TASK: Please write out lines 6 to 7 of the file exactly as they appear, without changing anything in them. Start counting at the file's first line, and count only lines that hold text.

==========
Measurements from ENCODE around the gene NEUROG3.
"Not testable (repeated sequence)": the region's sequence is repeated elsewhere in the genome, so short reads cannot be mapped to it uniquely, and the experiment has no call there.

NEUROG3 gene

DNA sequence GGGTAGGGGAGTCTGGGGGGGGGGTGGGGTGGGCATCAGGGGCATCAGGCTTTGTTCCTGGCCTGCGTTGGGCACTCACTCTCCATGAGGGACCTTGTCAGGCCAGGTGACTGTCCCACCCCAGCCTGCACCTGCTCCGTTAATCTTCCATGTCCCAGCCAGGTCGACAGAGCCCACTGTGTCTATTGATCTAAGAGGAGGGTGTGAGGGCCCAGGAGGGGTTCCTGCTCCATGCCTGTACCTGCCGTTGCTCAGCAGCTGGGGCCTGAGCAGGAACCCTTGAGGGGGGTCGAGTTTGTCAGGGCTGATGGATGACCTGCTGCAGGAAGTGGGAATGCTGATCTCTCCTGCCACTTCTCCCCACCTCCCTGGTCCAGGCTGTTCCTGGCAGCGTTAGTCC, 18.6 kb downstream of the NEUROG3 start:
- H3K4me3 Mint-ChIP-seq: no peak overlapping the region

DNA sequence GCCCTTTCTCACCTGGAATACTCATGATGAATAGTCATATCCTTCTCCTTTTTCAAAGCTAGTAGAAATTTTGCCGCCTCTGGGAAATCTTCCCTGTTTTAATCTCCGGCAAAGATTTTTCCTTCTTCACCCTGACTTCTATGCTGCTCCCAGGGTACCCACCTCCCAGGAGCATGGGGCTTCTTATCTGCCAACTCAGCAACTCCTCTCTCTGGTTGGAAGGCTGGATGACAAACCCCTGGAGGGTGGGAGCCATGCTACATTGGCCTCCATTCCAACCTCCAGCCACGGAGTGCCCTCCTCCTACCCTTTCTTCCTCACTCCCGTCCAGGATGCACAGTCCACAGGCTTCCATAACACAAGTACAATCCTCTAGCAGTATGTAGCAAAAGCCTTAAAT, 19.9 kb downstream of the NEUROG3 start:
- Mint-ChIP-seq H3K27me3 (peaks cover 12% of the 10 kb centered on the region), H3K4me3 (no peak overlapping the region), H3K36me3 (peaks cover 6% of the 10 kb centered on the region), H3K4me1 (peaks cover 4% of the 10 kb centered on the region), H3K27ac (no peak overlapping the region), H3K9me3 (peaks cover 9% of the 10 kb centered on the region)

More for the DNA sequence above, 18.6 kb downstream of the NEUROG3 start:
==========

DNA sequence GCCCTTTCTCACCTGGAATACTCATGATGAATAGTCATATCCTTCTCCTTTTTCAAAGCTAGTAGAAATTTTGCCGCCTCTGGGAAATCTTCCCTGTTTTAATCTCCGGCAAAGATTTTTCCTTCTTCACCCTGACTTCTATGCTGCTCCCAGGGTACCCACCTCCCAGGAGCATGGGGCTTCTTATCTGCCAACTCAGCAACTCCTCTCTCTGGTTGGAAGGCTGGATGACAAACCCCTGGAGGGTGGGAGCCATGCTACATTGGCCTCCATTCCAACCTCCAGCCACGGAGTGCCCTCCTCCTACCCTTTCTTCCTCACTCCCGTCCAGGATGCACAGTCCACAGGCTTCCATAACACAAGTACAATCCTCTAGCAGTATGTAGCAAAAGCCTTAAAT, 19.9 kb downstream of the NEUROG3 start:
- Mint-ChIP-seq H3K27me3 (peaks cover 12% of the 10 kb centered on the region), H3K4me3 (no peak overlapping the region), H3K36me3 (peaks cover 6% of the 10 kb centered on the region), H3K4me1 (peaks cover 4% of the 10 kb centered on the region), H3K27ac (no peak overlapping the region), H3K9me3 (peaks cover 9% of the 10 kb centered on the region)